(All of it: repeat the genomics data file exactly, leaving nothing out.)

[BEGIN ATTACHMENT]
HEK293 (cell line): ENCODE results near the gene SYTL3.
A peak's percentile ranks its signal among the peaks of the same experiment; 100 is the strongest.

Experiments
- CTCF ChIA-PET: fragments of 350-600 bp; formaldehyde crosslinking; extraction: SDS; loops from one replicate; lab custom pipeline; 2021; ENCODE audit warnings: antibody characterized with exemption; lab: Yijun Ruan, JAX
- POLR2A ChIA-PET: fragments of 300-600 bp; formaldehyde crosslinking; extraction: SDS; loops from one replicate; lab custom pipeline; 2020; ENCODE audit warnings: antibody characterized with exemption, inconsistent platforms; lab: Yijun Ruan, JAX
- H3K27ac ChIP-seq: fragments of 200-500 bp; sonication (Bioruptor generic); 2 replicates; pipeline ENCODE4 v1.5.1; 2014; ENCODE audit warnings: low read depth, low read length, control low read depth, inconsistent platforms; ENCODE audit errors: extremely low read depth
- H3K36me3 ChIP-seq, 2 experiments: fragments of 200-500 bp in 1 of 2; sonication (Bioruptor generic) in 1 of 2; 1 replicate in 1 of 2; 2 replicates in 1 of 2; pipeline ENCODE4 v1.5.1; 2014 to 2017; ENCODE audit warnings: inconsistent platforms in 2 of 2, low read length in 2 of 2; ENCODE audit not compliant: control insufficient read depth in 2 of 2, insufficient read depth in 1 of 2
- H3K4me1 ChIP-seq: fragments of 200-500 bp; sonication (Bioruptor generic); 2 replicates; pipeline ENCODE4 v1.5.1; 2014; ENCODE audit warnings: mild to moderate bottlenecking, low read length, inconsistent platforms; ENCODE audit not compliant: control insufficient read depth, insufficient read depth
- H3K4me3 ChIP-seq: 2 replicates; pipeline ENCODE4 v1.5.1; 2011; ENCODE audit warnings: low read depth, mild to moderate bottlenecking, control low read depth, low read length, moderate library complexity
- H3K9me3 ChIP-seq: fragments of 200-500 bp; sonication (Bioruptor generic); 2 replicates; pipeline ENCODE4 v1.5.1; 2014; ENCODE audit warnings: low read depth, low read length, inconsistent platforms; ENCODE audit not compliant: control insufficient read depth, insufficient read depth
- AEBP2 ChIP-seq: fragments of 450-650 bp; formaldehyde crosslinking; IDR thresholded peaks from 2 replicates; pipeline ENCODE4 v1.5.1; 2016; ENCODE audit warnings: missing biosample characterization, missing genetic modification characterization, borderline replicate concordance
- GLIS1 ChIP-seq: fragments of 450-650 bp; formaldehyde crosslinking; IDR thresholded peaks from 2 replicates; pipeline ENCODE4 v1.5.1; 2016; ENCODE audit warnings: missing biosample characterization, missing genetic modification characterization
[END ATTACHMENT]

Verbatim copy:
HEK293 (cell line): ENCODE results near the gene SYTL3.
A peak's percentile ranks its signal among the peaks of the same experiment; 100 is the strongest.

Experiments
- CTCF ChIA-PET: fragments of 350-600 bp; formaldehyde crosslinking; extraction: SDS; loops from one replicate; lab custom pipeline; 2021; ENCODE audit warnings: antibody characterized with exemption; lab: Yijun Ruan, JAX
- POLR2A ChIA-PET: fragments of 300-600 bp; formaldehyde crosslinking; extraction: SDS; loops from one replicate; lab custom pipeline; 2020; ENCODE audit warnings: antibody characterized with exemption, inconsistent platforms; lab: Yijun Ruan, JAX
- H3K27ac ChIP-seq: fragments of 200-500 bp; sonication (Bioruptor generic); 2 replicates; pipeline ENCODE4 v1.5.1; 2014; ENCODE audit warnings: low read depth, low read length, control low read depth, inconsistent platforms; ENCODE audit errors: extremely low read depth
- H3K36me3 ChIP-seq, 2 experiments: fragments of 200-500 bp in 1 of 2; sonication (Bioruptor generic) in 1 of 2; 1 replicate in 1 of 2; 2 replicates in 1 of 2; pipeline ENCODE4 v1.5.1; 2014 to 2017; ENCODE audit warnings: inconsistent platforms in 2 of 2, low read length in 2 of 2; ENCODE audit not compliant: control insufficient read depth in 2 of 2, insufficient read depth in 1 of 2
- H3K4me1 ChIP-seq: fragments of 200-500 bp; sonication (Bioruptor generic); 2 replicates; pipeline ENCODE4 v1.5.1; 2014; ENCODE audit warnings: mild to moderate bottlenecking, low read length, inconsistent platforms; ENCODE audit not compliant: control insufficient read depth, insufficient read depth
- H3K4me3 ChIP-seq: 2 replicates; pipeline ENCODE4 v1.5.1; 2011; ENCODE audit warnings: low read depth, mild to moderate bottlenecking, control low read depth, low read length, moderate library complexity
- H3K9me3 ChIP-seq: fragments of 200-500 bp; sonication (Bioruptor generic); 2 replicates; pipeline ENCODE4 v1.5.1; 2014; ENCODE audit warnings: low read depth, low read length, inconsistent platforms; ENCODE audit not compliant: control insufficient read depth, insufficient read depth
- AEBP2 ChIP-seq: fragments of 450-650 bp; formaldehyde crosslinking; IDR thresholded peaks from 2 replicates; pipeline ENCODE4 v1.5.1; 2016; ENCODE audit warnings: missing biosample characterization, missing genetic modification characterization, borderline replicate concordance
- GLIS1 ChIP-seq: fragments of 450-650 bp; formaldehyde crosslinking; IDR thresholded peaks from 2 replicates; pipeline ENCODE4 v1.5.1; 2016; ENCODE audit warnings: missing biosample characterization, missing genetic modification characterization